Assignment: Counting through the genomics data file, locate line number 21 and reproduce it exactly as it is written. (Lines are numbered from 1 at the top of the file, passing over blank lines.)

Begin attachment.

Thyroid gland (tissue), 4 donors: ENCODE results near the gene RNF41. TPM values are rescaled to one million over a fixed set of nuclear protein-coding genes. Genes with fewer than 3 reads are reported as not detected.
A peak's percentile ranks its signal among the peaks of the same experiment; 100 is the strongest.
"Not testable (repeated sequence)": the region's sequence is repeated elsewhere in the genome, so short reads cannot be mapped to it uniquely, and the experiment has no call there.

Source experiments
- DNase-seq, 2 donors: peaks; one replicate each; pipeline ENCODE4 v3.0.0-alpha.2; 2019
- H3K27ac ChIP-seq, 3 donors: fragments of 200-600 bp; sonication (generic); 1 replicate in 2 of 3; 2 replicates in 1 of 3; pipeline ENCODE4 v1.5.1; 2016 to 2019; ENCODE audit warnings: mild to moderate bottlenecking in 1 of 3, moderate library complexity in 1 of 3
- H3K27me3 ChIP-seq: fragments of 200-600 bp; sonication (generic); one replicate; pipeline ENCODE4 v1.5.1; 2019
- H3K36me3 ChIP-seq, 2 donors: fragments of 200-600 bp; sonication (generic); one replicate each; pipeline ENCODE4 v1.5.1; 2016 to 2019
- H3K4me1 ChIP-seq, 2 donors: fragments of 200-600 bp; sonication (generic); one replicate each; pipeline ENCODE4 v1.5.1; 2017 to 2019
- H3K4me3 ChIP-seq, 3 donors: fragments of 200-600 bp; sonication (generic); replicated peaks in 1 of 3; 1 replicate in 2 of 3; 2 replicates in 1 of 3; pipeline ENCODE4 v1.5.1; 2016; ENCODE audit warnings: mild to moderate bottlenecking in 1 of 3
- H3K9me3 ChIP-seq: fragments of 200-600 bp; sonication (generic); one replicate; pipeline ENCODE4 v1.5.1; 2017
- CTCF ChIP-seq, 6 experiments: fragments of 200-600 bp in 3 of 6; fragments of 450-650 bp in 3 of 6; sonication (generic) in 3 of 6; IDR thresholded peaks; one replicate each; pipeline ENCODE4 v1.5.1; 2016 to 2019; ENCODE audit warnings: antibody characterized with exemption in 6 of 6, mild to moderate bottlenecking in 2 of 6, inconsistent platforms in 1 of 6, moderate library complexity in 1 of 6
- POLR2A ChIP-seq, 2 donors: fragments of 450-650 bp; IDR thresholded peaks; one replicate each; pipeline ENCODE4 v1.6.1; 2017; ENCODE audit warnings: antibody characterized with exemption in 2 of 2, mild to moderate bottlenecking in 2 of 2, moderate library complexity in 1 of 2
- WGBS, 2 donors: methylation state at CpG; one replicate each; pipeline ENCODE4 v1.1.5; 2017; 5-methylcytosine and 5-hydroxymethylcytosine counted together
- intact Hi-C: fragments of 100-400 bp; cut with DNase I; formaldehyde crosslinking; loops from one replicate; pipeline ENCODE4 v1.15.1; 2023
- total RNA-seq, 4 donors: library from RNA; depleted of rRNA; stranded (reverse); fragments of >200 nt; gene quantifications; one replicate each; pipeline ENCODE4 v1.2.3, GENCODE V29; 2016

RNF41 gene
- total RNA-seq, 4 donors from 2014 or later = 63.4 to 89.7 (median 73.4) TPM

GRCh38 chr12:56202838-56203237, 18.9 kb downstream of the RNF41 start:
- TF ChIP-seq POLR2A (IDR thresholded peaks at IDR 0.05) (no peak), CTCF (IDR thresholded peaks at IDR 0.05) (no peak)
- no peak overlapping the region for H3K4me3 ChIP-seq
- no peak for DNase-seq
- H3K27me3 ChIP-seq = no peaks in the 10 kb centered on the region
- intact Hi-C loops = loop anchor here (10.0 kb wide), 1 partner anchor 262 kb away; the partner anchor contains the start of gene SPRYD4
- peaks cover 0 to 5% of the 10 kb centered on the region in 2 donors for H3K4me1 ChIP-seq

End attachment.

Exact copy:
- no peak overlapping the region for H3K4me3 ChIP-seq